She started slowly, supplemented her salary by working part-time for another accounting firm where she ended up developing an extremely valuable network within Israel. Still, she needed to earn more income during the tax off-season, so she took on yet another job she didn’t particularly enjoy solely to pay the bills.
“Along the way there were plenty of steps I needed to take that weren’t particularly fun, but I had to take them in order to get where I was going. I realized I needed to enjoy the journey, so I did. I had to stay positive…
“Many times, I thought, ‘I can’t believe the amount of money, time, effort, and energy I’m spending on this venture, and I don’t even know if it will work!’ Life is all about the choices we make. Do I value security more than I value a change that could be the best thing for me and my life?”
Dina admits to having an adventurous streak, which helped immeasurably, but she was also quite logical in how she approached her situation. At first, she tried to secure a business partner in her gourmet cake-making venture, without success; no one else was willing to invest the necessary time and commitment. “I saw two choices: do it all by myself or give up. I figured I’d try — I’d either succeed or I wouldn’t, but I’d never know unless I tried. The only way to really fail is to not even try.”
Karen’s one regret about her otherwise successful bout with strategic quitting was not having a long-term plan in place. Without a solid plan, her weight climbed back on. She still finds this distressing at times, even though she’s a more focused and physically and emotionally present mother and knows she did the right thing for her family.
While she doesn’t regret her decision, Karen does have lingering frustration over the fact that she never made it to the finish line. It can be much more satisfying reaching concrete goals — losing five pounds, ten pounds, etc. — than putting your children to bed for the fifth time in one night, but Karen still says she’s glad she did it. “My children are only going to be young once. I want to be there for them.”
Rabbi Sternberg recommends having your ducks lined up in a row before quitting, but stresses that not all ducks need to be lined up. “For me, the right ducks were in line, such as responsibility and growth opportunity. Others were not. I had to compromise on a relocation and the possibility for mentorship. I had to differentiate between what I needed and what I wanted.
“If you’re waiting for the perfect time, you’ll be waiting forever. Once you find what you need, take the plunge and leave the rest to the Boss.”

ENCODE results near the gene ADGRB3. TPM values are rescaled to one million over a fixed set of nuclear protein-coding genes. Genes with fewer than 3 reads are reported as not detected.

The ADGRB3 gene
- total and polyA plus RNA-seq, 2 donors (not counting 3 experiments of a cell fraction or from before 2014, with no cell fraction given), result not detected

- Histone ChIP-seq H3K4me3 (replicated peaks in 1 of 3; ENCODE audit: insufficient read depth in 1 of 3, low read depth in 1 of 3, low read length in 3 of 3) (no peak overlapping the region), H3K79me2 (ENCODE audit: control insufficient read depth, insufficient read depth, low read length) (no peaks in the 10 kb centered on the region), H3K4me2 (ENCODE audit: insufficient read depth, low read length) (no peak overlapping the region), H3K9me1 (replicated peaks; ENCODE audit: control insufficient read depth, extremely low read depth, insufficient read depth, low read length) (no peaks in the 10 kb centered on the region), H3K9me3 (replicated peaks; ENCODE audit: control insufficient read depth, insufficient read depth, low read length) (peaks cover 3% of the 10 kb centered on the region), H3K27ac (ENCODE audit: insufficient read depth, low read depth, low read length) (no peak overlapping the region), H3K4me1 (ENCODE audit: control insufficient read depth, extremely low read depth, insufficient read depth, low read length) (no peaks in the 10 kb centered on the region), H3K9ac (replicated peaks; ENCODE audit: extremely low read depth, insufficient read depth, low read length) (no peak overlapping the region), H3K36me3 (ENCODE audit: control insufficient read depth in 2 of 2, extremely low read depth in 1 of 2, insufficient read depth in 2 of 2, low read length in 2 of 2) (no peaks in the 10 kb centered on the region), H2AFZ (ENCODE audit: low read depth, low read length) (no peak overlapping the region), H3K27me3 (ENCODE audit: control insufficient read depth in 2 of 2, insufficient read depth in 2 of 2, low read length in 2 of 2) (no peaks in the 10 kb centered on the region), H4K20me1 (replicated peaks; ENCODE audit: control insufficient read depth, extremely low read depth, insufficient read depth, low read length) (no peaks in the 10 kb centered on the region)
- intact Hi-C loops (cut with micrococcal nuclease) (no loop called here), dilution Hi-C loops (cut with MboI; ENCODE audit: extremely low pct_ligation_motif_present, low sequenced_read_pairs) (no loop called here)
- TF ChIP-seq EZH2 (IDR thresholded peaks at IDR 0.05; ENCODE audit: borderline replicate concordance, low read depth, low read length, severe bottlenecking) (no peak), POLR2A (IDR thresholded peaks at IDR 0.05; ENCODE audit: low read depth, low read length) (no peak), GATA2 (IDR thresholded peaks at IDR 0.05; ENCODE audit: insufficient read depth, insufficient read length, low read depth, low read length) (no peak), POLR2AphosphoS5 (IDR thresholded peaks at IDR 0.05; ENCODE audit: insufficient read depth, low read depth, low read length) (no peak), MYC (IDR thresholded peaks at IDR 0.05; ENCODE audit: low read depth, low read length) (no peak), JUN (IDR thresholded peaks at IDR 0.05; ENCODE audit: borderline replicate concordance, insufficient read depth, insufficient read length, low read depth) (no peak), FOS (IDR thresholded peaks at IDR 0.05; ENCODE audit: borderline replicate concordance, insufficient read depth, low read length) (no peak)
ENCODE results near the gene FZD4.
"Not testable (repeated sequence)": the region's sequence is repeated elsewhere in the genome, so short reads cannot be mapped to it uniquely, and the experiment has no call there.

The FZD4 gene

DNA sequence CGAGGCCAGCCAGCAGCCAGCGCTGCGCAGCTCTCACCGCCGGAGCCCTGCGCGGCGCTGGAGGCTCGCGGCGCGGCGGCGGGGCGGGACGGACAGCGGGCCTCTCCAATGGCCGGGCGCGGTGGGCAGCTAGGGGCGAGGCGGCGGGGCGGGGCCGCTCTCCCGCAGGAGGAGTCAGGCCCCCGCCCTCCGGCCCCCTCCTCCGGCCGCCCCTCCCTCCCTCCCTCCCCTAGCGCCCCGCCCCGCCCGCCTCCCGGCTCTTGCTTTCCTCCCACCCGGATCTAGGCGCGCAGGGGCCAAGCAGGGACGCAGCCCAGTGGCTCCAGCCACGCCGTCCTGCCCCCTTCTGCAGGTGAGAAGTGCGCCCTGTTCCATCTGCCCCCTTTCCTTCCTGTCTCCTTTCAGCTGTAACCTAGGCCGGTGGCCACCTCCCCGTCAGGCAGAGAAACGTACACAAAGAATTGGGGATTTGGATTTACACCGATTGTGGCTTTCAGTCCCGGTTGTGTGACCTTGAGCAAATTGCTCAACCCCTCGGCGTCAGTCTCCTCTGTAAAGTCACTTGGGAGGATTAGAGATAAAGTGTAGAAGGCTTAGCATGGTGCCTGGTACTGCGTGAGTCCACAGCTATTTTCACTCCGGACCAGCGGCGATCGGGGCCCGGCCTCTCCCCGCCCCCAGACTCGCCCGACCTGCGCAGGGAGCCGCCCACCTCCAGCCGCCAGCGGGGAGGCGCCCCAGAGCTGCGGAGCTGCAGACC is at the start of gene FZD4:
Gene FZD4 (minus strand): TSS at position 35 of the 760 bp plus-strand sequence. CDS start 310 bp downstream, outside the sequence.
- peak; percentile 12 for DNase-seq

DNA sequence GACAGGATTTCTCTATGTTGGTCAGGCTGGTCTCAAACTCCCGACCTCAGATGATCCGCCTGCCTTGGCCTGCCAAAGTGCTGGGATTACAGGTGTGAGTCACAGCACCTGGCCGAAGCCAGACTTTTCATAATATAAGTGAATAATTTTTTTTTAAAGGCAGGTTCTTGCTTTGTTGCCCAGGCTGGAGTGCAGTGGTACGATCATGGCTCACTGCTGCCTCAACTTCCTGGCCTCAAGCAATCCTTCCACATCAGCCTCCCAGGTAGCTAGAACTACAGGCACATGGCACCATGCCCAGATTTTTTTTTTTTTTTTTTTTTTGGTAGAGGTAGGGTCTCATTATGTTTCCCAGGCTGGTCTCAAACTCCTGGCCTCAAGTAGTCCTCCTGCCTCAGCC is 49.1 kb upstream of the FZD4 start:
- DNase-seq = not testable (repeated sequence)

That sentiment was echoed by Dina, who compared the dive into the unknown to Nachshon ben Aminadav’s brave move, who jumped into the Yam Suf up to his neck.
“Hashem took care of the rest from there,” said Dina. “He did the same for me, and im yirtzeh Hashem, He’ll do the same for anyone who has the emunah to try.”
Discovering your Superpower
Many people believe they’re not talented. “Everyone has one or two superpowers,” Paul insists. “Sometimes the issue is just that we don’t know to recognize it as a talent.” Ask yourself:
What is something I commonly do when faced with a problem?
What is something people are always asking me for advice on?
What subjects do I love to read about for fun? (Another clue: just look at your bookshelf. Topics will pop out!)
What feels like “play” to you, yet you’ve sometimes heard others call it “work”?
When doing something specific, do you wonder, “Are there ways I can do this more often?” If you find yourself thinking, “How can I do this more and spend less time on the things I’m not so good at anyway?” — that’s it! Welcome to strategic quitting!
Questions to ask before Quitting
Am I panicking? Quitting when you’re panicked is expensive and dangerous. The best quitters are the ones who decide in advance when they’ll quit.
Who am I trying to influence? If you’re trying to influence a single person (your boss, for example), you probably know there’s a fine line between being persistent and being a nuisance. But if you’re trying to influence a market, while many people may have considered or rejected you already, there are many other people in the market who have never heard of you, and it’s worth it to keep on trying.
What sort of measurable progress am I making? According to Godin, there are only three options in a given task, relationship, or job: You’re either moving forward, falling behind, or standing still. In order to succeed, you have to constantly be moving forward, even if progress is subtle.
(Originally featured in Family First, Issue 656)